Disasters - at least natural disasters - are inevitable, but deaths from disasters are not. To minimise their impact, to predict or even to prevent them, is the challenge for disaster relief. Disasters have a powerful and growing effect on the world, in part as a result of climate change, yet most of us have little or no comprehension of their nature and scale and the degree of suffering they inflict.
Media coverage tends to favour whatever grabs the public imagination. "Pants to poverty" paid off for Comic Relief, while in disasters "if it bleeds, it leads". The World Disasters Report , by contrast, presents a more sober and long-lasting analysis of disasters and international response. Eight annual reports, starting in 1993, provide a unique source of reference from the authoritative perspective of the International Federation of Red Cross and Red Crescent Societies.
The IFRC together with the International Committee of the Red Cross form the Red Cross movement. The ICRC has an exclusively humanitarian mission to protect the lives and dignity of victims of war and internal conflict and to provide them with assistance, which is regul-ated by international humanitarian law. There is no similar body of law to alleviate the effects of natural and technological disasters. Relief is primarily the responsibility of the government of the country concerned, which may be supported by the international relief system.
As a mouthpiece of the world's largest humanitarian organisation, the WDR has a vital role in bridging the gap between the international and local level and in closing the academic and operational divide. It has the potential to become a true expression of the adage: think globally, act locally.
The reports combine a wealth of facts and figures on disasters with an analysis of trends and updates on new developments and initiatives in humanitarian assistance and disaster response. Most reports follow a set format. The first section covers current issues; the second reviews the past year in disasters; and the third contains tables giving a global overview of the number of disasters and the number of people killed or affected - by continent and by phenomenon. The statistics come principally from the Centre for Research on the Epidemiology of Disasters at the University of Louvain, Belgium, and from the US Committee for Refugees.
On the topic of disasters and related issues, the reports are an essential reference for university libraries and an excellent source for students. Learning and advocacy are their chief functions: anyone involved professionally in speaking on the subject of disasters will find the WDR invaluable. For those directly involved in disaster relief, the reports are an excellent starting point for considering key issues and a much-needed single source of statistics on disasters. Relief workers will need to look elsewhere for more in-depth analyses, which are referred to in the reports.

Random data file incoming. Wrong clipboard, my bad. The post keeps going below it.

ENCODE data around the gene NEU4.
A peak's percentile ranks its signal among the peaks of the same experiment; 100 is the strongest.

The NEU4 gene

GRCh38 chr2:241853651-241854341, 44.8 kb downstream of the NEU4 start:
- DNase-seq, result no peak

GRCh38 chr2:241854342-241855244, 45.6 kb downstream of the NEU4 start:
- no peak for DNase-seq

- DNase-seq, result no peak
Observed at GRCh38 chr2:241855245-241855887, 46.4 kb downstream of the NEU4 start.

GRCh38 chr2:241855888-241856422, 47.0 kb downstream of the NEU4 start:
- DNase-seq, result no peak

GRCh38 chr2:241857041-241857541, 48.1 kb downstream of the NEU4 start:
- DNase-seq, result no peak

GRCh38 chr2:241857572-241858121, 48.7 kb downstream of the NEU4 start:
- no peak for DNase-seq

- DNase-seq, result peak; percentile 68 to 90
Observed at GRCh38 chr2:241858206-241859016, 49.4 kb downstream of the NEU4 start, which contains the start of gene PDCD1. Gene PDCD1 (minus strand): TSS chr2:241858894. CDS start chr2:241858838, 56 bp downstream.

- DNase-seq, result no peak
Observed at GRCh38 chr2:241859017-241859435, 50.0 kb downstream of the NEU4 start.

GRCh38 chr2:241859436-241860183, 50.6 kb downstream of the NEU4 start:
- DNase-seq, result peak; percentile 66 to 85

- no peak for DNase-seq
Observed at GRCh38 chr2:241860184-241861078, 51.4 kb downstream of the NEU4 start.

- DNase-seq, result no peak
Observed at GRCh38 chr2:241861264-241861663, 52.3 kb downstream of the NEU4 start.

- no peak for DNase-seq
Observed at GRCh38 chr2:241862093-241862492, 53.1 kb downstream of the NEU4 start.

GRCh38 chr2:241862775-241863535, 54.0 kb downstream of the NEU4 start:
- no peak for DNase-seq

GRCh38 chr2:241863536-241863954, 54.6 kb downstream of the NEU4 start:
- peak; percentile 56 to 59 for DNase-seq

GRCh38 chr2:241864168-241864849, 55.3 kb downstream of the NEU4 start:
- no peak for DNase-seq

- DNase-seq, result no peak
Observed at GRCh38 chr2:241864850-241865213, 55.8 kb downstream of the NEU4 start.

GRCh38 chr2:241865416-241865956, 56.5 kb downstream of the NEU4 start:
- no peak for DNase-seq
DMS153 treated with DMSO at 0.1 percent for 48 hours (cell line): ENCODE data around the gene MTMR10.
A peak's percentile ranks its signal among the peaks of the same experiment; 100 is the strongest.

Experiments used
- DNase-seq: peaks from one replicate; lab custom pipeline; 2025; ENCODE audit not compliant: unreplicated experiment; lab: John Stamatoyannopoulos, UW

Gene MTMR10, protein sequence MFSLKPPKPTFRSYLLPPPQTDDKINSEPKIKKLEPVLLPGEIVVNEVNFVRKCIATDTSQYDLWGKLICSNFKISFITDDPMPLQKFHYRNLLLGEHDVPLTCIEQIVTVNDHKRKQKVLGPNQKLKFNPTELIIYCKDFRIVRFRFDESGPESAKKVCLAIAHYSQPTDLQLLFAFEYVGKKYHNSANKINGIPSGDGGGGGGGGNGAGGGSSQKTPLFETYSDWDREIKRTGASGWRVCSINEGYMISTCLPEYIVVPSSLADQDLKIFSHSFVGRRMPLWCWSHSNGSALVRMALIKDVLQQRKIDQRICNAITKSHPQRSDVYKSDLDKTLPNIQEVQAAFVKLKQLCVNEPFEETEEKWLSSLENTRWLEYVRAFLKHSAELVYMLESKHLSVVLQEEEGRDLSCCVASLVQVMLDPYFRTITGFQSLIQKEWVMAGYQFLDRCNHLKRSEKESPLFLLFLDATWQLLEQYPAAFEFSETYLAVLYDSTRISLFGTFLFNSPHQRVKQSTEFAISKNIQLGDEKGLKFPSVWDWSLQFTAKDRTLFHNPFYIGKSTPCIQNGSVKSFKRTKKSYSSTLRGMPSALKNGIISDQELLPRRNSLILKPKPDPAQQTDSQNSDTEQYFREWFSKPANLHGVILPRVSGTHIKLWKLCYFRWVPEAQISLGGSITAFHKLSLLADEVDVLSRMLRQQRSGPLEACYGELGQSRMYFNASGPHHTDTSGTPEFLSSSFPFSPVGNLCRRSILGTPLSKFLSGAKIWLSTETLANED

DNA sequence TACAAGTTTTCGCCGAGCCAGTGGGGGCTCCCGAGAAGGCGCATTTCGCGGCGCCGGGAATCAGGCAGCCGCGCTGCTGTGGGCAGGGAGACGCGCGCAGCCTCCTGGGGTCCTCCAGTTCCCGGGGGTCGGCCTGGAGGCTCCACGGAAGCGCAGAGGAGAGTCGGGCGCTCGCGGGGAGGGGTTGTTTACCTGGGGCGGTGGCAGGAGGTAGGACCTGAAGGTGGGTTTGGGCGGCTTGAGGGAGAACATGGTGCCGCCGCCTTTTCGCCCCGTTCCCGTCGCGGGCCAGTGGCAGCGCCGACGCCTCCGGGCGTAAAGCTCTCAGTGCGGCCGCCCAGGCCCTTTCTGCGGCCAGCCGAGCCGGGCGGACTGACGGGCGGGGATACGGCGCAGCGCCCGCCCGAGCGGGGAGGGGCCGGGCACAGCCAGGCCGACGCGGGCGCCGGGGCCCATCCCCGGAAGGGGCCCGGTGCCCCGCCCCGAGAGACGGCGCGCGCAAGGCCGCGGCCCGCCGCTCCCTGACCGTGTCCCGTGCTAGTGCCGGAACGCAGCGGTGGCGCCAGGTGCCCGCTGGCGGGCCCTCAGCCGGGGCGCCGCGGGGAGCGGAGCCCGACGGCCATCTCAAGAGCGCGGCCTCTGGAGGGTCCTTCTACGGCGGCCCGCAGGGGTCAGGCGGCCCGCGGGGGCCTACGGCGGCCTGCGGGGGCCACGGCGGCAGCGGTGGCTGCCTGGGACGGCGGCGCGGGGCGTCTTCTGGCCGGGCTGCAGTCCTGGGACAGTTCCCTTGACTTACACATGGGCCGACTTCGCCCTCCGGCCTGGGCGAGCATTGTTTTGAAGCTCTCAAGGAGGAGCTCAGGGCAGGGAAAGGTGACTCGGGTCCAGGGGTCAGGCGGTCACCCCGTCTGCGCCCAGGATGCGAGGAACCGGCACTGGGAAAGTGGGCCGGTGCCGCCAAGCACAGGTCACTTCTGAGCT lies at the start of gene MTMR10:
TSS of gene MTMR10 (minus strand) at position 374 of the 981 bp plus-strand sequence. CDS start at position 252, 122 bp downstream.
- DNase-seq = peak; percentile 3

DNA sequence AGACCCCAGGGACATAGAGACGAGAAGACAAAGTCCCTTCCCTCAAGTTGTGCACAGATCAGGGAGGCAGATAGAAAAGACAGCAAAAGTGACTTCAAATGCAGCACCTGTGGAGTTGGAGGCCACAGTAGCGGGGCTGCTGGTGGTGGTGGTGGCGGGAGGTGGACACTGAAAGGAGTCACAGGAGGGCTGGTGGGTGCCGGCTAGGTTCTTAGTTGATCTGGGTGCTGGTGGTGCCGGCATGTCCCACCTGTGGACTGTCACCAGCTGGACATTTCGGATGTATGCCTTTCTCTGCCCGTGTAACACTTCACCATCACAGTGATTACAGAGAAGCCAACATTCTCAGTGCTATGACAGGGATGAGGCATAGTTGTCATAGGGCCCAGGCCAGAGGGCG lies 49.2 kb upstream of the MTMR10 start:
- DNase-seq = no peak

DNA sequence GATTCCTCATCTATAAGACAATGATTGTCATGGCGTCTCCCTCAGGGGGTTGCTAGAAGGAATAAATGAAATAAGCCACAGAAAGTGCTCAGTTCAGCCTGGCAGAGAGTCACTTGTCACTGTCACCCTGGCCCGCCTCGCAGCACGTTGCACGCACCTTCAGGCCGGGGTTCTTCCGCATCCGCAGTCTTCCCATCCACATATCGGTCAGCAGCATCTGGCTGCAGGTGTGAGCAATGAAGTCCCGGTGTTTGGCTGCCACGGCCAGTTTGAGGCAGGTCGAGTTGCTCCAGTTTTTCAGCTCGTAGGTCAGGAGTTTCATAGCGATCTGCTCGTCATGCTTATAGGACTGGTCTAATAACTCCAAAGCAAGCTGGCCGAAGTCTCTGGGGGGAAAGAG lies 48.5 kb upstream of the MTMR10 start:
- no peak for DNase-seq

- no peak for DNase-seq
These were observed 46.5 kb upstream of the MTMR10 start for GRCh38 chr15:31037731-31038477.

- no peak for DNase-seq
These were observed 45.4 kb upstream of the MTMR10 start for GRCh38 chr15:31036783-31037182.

A broad definition of disaster is adopted, including natural hazards, technological disasters and conflict-related crises. The WDR also covers, for example, the social, economic and human cost of HIV/Aids, the widespread use of anti-personnel mines, the psychological impact of terrorist bombings and the toll of traffic accidents. The reports also document how focus shifted in the 1990s from the south to the north as a result of the wars in former Yugoslavia. A departure in the report for 2000 is that it has a sectoral focus - it examines public-health spending, its demise and the consequences of this for disaster-affected regions.
The facts and figures show the massive and increasing scale of disasters. Some 250 million to 300 million people are affected annually, most of them in Asia. In 1991 and 1998, for example, Chinese flood victims accounted for more than half of the global total.
As to reliability, "soft and noisy" is how the reports describe their data. They are best used to understand the relative scale of things, such as an order-of-magnitude difference between two disasters in different countries, and to provide evidence of trends over time. Although extremely useful, the data are socially and politically constructed and should be treated with caution. As the reports state, most sources have a vested interest in the numbers reported. A host government, a western donor, a refugee representative body and a United Nations organisation will have different takes on the same disaster. In Sudan in 1998, the Sudan Relief and Rehabilitation Association reported 2.37 million disaster-affected people, but the UN's World Food Programme and Food and Agriculture Organisation estimated just under 1 million. Tragically, the SRRA estimate was nearer the truth.